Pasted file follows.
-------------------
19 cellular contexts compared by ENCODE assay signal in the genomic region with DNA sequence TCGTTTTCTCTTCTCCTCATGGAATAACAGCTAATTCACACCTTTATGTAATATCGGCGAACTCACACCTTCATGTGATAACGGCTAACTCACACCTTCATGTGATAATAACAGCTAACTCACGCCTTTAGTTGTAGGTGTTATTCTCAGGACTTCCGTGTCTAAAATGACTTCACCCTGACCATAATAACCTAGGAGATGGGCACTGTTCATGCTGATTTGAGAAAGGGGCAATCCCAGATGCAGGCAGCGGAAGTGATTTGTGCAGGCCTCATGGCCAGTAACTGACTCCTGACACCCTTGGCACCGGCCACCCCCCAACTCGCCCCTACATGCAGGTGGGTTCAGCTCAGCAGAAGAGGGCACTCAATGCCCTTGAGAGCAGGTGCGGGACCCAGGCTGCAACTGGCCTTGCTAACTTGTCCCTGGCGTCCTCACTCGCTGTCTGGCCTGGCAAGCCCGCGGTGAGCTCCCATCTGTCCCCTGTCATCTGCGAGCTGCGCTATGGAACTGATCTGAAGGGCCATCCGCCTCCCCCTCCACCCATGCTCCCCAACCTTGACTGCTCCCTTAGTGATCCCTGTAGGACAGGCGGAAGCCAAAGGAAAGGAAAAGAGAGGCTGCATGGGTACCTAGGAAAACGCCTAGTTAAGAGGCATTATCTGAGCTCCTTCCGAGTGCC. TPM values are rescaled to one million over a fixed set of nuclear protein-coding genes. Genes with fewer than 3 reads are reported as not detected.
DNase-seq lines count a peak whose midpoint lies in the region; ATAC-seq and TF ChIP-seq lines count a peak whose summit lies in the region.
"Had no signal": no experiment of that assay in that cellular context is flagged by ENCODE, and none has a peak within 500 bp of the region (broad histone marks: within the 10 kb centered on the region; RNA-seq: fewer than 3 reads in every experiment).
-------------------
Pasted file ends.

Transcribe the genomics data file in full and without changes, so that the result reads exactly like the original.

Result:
19 cellular contexts compared by ENCODE assay signal in the genomic region with DNA sequence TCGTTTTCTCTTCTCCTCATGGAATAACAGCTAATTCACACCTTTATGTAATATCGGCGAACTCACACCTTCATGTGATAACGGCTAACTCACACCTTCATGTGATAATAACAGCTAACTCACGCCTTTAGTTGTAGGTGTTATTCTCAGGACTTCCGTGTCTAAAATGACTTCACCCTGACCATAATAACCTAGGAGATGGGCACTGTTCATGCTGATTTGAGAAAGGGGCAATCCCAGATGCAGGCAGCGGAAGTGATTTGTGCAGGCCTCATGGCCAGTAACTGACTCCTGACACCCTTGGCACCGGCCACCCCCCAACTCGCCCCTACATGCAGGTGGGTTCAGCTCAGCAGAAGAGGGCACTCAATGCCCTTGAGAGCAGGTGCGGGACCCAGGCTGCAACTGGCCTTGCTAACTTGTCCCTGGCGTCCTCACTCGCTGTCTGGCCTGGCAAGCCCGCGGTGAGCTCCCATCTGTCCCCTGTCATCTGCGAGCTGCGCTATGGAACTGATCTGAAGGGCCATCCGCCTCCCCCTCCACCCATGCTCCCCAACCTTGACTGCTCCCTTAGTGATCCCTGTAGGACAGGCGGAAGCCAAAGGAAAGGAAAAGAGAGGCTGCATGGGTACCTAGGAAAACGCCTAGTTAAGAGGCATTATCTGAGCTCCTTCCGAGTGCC. TPM values are rescaled to one million over a fixed set of nuclear protein-coding genes. Genes with fewer than 3 reads are reported as not detected.
DNase-seq lines count a peak whose midpoint lies in the region; ATAC-seq and TF ChIP-seq lines count a peak whose summit lies in the region.
"Had no signal": no experiment of that assay in that cellular context is flagged by ENCODE, and none has a peak within 500 bp of the region (broad histone marks: within the 10 kb centered on the region; RNA-seq: fewer than 3 reads in every experiment).